Forerunner as foil: Liz Phair on Exile, for example, for contemporary suburban boy listeners, starts out from the fact of private self-estrangement, of the duplication of the world into the private and public spheres. Her work reifies the personal in the realm of intimacy, discrete from the social, secular world. The former must, therefore, be understood in its contradiction and revolutionized in practice. Certainly, Phair’s voice, lyrics, and sound disrupt old notions of gender, power, and sexuality, and in concert she invites audience members to breach the footlight divide, to join her onstage, among props comprising house beautiful. Her invitation into her home, however, reproduces the private-public problematic. In this moment, sensuous affirmation by a different mode of practical, human activity is deferred, rather than affirmed in the negative.

5

In contrast, in concert, in Sleater-Kinney’s forceful ushering of belligerent men from the center to the edges of the floor, the band problematizes the gender privilege of height, creates space for grrl power in practice, and fosters practical, egalitarian power as possibility in the rock formation.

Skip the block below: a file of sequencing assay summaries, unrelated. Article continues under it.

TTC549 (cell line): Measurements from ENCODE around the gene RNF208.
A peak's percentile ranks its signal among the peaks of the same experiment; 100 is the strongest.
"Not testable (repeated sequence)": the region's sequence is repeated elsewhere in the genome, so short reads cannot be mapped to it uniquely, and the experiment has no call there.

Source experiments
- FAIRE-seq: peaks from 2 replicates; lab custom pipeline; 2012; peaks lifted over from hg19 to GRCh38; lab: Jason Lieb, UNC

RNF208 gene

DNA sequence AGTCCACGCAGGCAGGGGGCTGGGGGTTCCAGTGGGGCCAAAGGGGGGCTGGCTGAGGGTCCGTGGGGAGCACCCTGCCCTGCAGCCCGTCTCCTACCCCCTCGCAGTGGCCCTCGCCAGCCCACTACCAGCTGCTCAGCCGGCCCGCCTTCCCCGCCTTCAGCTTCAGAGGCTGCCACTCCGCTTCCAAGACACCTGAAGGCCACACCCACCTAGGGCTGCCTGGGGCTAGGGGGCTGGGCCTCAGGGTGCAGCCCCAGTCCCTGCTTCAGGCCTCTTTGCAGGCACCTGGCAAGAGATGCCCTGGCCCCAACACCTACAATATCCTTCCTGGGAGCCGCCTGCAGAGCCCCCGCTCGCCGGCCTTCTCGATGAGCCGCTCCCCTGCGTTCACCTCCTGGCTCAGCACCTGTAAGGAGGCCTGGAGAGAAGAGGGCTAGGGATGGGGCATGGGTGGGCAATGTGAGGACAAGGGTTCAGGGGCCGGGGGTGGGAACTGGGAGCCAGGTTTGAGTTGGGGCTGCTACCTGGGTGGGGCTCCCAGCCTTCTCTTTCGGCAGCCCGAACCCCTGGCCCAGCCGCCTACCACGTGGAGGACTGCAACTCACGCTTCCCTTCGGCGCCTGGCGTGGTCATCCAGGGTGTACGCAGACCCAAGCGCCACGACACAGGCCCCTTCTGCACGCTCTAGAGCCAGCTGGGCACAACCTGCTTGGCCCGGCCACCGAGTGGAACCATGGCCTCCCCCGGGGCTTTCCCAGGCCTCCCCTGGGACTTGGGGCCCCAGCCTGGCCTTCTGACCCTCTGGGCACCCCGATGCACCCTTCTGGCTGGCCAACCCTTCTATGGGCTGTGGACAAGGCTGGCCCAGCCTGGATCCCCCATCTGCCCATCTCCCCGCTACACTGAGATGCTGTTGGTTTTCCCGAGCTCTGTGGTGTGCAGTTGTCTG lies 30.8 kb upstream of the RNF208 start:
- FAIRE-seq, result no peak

6

The ideological gap between art and commodity often bemoaned so clumsily is tarried here with sharp eloquence. Rather than deny the ubiquity of the circuits of production, Sleater-Kinney cast themselves in each moment of that circuit, as raw material, commodity form, and consumer.

But they took our ides to their marketing stars
and now I’m spending all my days at girlpower.com
trying to buy back a little piece of me

“#1 Must Have”

But this condition is merely the raw material for new songs, new affirmations, the soundtrack for sensuous, creative activity.

And for all the ladies out there I wish
We could write more than the next
marketing bid
Culture is what we make it Yes it is
Now is the time, Now is the time, Now is the time
To invent, invent, invent,
INVENT, INVEN-HEN-HEN-ENT, invent

“#1 Must Have”

 # # #

where are they now, v. 1 — Toronto, anyone?

Greetings from radio K-SAT! I’m still waiting for a single hour in the 2-day forecast that doesn’t include a chance of rain, but in the meantime the tomato plants look awesome! (Speaking of tomatoes (and potatoes), does anyone else yearn for those bygone days when Dan Quayle was the most polarizing figure in US politics?)